reasoning and critical thinking. In this way, bothtext
and problems ask readers
educated non-scientists need an understanding knowledge of physics; and they deserve to enjoy that knowledge as part of their intellectual outlookthroughout theirlives.
Bankers, lawyers, business
A NOTE TO ALL READERS: THE PROBLEMSThe problemsare an important part of the book's
teaching, because they ask you to discuss and reason
and polish up your own knowledge. There is much discussion and reasoning in physics. To understand how experimental knowledge is fitted with theory and new results extracted, you need to do your own reasoning and thinking. Of course it would be quicker and easier, for both teacher and student, if the text stated all the results and outlined all the reasoning; but it is hard to remember such teaching for long, and harder still to extract a fine understanding of science from it. So, in this book, many of the problems ask you to do your own thinking;* In
men, and administrators of all kinds have to deal with scientists and their work; and educated people everywhere find scientific knowledge offering to influence their interests, outlook, and philosophy. What kind of physics courses could answer such needs? Not the routine training courses in facts and formulas and principles that were designed for future physicists and engineers and that are stilloffered as standard fare.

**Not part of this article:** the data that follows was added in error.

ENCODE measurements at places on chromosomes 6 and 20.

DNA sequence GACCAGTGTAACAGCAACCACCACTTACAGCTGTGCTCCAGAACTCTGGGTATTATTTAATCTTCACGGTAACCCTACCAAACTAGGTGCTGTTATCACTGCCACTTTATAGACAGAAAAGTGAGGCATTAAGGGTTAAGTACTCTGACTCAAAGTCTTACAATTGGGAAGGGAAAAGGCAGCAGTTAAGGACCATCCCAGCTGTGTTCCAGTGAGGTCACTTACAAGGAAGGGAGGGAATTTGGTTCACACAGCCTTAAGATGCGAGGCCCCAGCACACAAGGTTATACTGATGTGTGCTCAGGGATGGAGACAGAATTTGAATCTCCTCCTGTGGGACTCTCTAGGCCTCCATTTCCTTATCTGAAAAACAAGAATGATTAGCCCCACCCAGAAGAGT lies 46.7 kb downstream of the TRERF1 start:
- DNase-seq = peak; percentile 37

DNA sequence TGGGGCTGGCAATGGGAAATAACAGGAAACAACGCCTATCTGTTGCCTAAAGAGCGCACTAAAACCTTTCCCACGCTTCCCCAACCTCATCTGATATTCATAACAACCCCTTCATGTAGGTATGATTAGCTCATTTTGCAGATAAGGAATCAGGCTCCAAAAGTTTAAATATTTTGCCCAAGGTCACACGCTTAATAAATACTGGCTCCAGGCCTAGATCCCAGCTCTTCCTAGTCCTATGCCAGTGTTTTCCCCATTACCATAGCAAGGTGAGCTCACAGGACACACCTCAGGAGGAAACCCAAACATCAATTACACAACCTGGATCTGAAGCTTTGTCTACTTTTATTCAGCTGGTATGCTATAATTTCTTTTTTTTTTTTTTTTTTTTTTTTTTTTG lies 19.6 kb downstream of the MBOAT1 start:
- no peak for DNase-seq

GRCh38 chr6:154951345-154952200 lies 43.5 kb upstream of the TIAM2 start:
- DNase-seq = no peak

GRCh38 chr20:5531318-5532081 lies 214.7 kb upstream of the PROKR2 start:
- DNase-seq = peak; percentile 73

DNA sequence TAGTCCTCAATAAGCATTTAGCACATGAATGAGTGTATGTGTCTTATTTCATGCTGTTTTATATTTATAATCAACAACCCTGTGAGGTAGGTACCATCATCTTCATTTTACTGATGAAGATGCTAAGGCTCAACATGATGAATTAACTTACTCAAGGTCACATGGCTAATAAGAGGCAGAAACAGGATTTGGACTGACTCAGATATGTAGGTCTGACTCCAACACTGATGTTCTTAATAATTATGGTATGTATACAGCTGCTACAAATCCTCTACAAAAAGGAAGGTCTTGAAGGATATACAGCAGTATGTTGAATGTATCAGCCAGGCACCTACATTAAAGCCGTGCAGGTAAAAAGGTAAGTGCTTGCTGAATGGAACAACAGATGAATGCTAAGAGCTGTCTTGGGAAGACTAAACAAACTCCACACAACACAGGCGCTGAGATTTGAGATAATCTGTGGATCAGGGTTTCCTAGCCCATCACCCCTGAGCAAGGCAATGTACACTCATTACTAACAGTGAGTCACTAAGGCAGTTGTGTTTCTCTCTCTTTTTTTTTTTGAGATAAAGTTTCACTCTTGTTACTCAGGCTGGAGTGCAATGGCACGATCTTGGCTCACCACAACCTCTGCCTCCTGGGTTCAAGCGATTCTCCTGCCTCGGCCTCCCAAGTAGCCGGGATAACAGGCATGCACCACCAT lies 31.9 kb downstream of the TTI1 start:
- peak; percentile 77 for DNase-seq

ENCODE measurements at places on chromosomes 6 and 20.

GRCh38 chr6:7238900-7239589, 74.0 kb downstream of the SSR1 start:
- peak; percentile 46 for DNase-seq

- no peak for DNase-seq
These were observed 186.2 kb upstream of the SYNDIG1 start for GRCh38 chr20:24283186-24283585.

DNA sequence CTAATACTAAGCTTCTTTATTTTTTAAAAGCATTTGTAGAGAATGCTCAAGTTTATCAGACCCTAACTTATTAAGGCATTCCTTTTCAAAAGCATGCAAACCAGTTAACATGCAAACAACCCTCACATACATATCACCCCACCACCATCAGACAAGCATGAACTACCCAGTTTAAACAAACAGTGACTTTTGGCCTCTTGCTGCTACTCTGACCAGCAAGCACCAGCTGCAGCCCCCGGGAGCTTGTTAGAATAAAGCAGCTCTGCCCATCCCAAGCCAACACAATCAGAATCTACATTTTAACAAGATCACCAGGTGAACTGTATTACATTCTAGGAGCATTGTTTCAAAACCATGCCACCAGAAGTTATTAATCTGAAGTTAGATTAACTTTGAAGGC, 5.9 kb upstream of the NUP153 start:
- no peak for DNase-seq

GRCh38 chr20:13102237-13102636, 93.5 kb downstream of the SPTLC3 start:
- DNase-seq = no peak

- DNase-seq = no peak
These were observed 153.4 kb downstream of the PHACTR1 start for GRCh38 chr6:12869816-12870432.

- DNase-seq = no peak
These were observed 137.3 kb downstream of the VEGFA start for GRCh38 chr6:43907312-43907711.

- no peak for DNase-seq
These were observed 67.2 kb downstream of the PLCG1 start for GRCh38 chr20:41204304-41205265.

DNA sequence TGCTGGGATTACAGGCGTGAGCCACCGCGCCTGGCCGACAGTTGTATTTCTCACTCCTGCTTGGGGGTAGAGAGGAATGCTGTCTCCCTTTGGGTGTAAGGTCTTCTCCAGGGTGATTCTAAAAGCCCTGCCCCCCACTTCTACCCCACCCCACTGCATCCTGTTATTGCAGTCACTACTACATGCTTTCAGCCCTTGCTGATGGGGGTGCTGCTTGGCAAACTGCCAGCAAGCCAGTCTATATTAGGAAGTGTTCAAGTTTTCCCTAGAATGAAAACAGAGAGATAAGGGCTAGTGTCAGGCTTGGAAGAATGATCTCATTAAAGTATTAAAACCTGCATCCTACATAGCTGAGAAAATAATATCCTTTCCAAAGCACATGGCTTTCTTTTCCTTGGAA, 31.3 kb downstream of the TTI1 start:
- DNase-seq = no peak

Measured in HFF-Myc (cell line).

standing of science and we even hear doubts whether they give professional scientists the best start. Nor does a smorgasbord acquaintance-course of items of information meet the need a course that gives students a temporary sense of satisfaction but cannot convey much lasting understanding. So we designed a "block-and-gap" course that
give an appreciative under-
medical schools now stress thoroughness of understanding more than completeness of coverage. They ask for a course that teaches its material thoroughly and encourages constructive thinking and careful experimenting. So we now welcome many pre-medical students in this course. To cover some extra ground that is important for them, we add classes in acoustics and a series of laboratory sessions with optical instruments, ranging from the eye to the microscope. Those pre-medicals who prefer a more mathematical or "technical" treatment join physicists and engineers in another course.
* Some of the most important problems, which are intended to teach by a series of steps, have been printed in this book as reduced photographs of typewritten sheets. Instructors or Physics Departments can obtain single sample copies of the full-size original sheets from the author, c/o Palmer Physical Laboratory, Princeton University, Princeton, N.J. These specimens may be reproduced by photo-offset, or they may serve as copy for typewriting. Sets of lithographed copies are also available.